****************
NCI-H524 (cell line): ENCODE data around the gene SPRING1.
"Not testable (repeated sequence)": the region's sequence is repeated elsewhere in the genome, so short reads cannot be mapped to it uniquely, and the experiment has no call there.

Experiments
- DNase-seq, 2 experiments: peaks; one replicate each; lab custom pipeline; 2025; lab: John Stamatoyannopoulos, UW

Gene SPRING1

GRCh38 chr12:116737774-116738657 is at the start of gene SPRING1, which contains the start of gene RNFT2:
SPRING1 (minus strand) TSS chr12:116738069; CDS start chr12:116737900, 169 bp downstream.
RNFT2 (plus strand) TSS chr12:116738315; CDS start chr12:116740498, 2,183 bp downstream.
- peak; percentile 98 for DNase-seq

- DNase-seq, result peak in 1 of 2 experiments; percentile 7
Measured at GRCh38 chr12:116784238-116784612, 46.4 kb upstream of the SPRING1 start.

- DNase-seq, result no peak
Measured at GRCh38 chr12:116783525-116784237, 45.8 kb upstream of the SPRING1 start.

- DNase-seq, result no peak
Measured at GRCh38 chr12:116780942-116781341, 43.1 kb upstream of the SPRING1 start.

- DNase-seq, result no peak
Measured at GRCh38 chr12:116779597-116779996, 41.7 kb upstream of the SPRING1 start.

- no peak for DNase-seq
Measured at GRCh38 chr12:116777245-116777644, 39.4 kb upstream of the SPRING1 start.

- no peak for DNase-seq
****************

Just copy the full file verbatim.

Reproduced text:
NCI-H524 (cell line): ENCODE data around the gene SPRING1.
"Not testable (repeated sequence)": the region's sequence is repeated elsewhere in the genome, so short reads cannot be mapped to it uniquely, and the experiment has no call there.

Experiments
- DNase-seq, 2 experiments: peaks; one replicate each; lab custom pipeline; 2025; lab: John Stamatoyannopoulos, UW

Gene SPRING1

GRCh38 chr12:116737774-116738657 is at the start of gene SPRING1, which contains the start of gene RNFT2:
SPRING1 (minus strand) TSS chr12:116738069; CDS start chr12:116737900, 169 bp downstream.
RNFT2 (plus strand) TSS chr12:116738315; CDS start chr12:116740498, 2,183 bp downstream.
- peak; percentile 98 for DNase-seq

- DNase-seq, result peak in 1 of 2 experiments; percentile 7
Measured at GRCh38 chr12:116784238-116784612, 46.4 kb upstream of the SPRING1 start.

- DNase-seq, result no peak
Measured at GRCh38 chr12:116783525-116784237, 45.8 kb upstream of the SPRING1 start.

- DNase-seq, result no peak
Measured at GRCh38 chr12:116780942-116781341, 43.1 kb upstream of the SPRING1 start.

- DNase-seq, result no peak
Measured at GRCh38 chr12:116779597-116779996, 41.7 kb upstream of the SPRING1 start.

- no peak for DNase-seq
Measured at GRCh38 chr12:116777245-116777644, 39.4 kb upstream of the SPRING1 start.

- no peak for DNase-seq